- The Washington Times - Friday, October 12, 2018

ANALYSIS/OPINION:

#MeToo’s an important crusade; sexual harassment, assault, attack are all blots on humanity, particularly against the female side of humanity, and ought to prosecuted to the fullest extent of applicable laws.

But it’d be nice if #MeToo weren’t simply a finger-point. It’d be nice if the campaign hit hard as an educational tool, as well.

How about the notion of personal accountability, ladies?

Take a look at this story, courtesy of Fox News: A Missouri State University student named Zachary Alperin, age 22, was charged with second-degree rape and sodomy after he allegedly assaulted a women who just attended a #MeToo rally. The couple agreed to meet and go out for drinks.

From Fox: “They went to a few bars in the downtown area and went back to the woman’s room on the MSU campus. Feeling intoxicated, she told Alperin he could sleep over but not to touch her, according to a probable cause statement. After she fell asleep, she awoke to find him on top of her naked, she claimed. Alperin allegedly performed sex acts before she pushed him away. ‘I guess I tried to force myself on her, and I feel like such a terrible person for it,’ Alperin allegedly told police.”

He faces a seven-year sentence, if convicted.

No doubt, if the charges are true, he deserves punishment.

But one has to wonder: Where was this woman’s common sense?

Alcohol-plus-invite-to-sleep-over equals, in the minds of most clear-thinking individuals, open door to intimacy. That’s the society we live in today; that’s the reality of the hook-up culture. Just because she says “don’t touch” doesn’t make the instinct to touch go away.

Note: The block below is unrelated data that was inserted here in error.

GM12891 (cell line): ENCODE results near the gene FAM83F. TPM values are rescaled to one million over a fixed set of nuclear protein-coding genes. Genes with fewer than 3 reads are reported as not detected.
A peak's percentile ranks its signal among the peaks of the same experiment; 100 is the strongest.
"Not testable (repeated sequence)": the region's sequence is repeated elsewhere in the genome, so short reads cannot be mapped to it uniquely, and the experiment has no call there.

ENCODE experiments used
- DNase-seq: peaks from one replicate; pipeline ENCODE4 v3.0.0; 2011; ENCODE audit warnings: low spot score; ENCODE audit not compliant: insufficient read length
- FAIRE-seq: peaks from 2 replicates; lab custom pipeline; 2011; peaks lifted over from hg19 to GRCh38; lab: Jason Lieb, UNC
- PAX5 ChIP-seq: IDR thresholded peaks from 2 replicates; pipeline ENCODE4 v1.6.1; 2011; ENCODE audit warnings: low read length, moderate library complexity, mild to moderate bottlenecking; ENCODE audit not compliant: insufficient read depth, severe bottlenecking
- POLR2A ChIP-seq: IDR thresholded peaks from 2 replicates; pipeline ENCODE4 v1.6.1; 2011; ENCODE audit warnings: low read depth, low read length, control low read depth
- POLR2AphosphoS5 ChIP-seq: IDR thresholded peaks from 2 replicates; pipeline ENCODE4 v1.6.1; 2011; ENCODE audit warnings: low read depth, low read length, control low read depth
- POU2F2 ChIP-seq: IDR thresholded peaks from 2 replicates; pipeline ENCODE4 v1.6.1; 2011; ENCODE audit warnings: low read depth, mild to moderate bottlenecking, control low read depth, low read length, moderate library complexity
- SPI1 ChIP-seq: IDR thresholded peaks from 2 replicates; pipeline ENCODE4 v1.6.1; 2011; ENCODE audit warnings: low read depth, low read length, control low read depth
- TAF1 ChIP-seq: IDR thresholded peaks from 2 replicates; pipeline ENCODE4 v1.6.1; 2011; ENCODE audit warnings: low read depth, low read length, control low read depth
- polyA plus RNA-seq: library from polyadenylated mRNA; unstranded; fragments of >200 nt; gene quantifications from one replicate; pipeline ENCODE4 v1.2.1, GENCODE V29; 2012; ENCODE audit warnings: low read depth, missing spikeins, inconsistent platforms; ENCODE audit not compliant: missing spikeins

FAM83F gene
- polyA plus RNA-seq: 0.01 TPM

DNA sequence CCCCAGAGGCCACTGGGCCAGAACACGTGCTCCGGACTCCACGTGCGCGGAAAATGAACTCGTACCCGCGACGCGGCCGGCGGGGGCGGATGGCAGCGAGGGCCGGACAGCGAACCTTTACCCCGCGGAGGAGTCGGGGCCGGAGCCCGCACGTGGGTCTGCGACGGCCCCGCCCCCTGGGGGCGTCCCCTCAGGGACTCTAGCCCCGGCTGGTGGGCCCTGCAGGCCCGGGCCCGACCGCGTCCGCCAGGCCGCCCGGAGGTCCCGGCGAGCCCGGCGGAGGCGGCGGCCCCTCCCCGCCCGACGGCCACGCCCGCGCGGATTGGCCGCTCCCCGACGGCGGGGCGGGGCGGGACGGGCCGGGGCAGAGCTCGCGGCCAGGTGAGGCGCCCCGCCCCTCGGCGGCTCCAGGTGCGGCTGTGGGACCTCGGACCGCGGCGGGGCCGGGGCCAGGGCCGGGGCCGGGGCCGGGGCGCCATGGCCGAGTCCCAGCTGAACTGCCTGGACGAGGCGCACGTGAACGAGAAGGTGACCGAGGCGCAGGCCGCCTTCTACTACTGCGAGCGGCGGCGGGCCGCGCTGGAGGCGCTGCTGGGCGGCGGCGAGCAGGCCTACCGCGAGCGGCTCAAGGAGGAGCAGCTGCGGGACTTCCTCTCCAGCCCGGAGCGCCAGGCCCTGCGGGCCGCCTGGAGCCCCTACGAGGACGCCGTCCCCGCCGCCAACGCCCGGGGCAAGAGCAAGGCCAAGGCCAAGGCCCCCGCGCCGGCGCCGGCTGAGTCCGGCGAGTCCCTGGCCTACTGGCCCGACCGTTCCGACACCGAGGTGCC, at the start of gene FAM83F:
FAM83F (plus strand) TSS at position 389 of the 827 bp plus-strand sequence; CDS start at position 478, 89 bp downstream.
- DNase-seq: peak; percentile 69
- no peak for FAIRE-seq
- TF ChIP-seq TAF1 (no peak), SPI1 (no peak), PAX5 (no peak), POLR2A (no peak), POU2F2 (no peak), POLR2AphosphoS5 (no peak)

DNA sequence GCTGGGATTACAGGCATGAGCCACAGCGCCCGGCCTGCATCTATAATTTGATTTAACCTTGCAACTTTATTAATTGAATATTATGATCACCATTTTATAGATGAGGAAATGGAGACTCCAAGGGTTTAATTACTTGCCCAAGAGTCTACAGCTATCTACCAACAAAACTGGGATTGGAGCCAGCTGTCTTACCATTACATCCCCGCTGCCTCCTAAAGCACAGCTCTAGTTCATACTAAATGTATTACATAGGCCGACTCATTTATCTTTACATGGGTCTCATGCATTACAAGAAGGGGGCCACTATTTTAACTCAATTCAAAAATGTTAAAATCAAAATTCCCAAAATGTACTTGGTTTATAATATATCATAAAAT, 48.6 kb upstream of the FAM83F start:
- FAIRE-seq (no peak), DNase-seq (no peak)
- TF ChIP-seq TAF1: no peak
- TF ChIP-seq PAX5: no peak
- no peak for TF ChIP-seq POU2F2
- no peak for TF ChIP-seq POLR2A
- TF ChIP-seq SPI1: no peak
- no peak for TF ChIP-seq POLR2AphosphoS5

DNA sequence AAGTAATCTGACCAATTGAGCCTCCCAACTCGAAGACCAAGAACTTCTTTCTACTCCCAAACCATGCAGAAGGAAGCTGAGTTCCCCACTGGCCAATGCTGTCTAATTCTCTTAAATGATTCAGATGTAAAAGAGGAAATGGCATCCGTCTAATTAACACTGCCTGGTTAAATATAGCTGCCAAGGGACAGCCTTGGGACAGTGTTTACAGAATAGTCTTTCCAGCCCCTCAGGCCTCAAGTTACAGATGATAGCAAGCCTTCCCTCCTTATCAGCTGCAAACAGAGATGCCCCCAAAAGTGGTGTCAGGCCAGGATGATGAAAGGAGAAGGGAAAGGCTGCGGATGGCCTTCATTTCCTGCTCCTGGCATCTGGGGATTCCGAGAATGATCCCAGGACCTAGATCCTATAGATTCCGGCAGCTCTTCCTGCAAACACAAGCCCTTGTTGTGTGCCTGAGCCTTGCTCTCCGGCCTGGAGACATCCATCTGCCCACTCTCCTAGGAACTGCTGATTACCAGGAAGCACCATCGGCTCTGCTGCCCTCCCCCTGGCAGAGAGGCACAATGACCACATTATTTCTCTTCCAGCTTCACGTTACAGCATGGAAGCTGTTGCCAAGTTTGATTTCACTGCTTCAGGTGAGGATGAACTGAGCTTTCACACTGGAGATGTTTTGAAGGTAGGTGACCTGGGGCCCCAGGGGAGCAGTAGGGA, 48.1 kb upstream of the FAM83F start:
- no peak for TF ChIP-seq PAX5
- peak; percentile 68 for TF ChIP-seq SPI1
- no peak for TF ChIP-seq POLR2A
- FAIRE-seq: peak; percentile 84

#MeToo might frown, but really, talk about mixed messaging. Talk about foolish and risky behavior on the part of the woman.

Once again, let’s be clear: The guy in this scenario didn’t have a right to touch her. No guy in any scenario has a right to sexually touch any woman without permission.

But how about some wisdom? How about some good old-fashioned common sense? If women are going to go get drunk with guys and then invite them to sleep over — if they’re going to engage in risky and even stupid behaviors — then women ought not be shocked and outraged when stupid things happen.

It’s called being mature and making wise decisions. And a #MeToo movement that ignores the aspect of self-protectionism — that doesn’t include emphasis on the power and ability and intellectual prowess of women to make wise decisions — is simply doing a disservice to women. Why? It’s a movement that says women are defenseless, helpless, even somewhat stupid victims.

It’s a movement that on one hand paints men as dogs, but on the other hand, simultaneously, allows the dogs, drunkenly, in the door — only to decry, shocked, when they act like dogs. Does that make sense at all?

No. It does not.

Women are often victimized by men. Women are frequently sexually harassed, assaulted and attacked by men. These are truths.

But women are not completely without reason, discernment, self-control, wisdom and powers of self-protection — and #MeToo is missing the boat and a great teaching moment by failing to distinguish between true victims of sexual crimes and victims who could’ve taken a bit more care with their own behaviors.

• Cheryl Chumley can be reached at [email protected] or on Twitter, @ckchumley.


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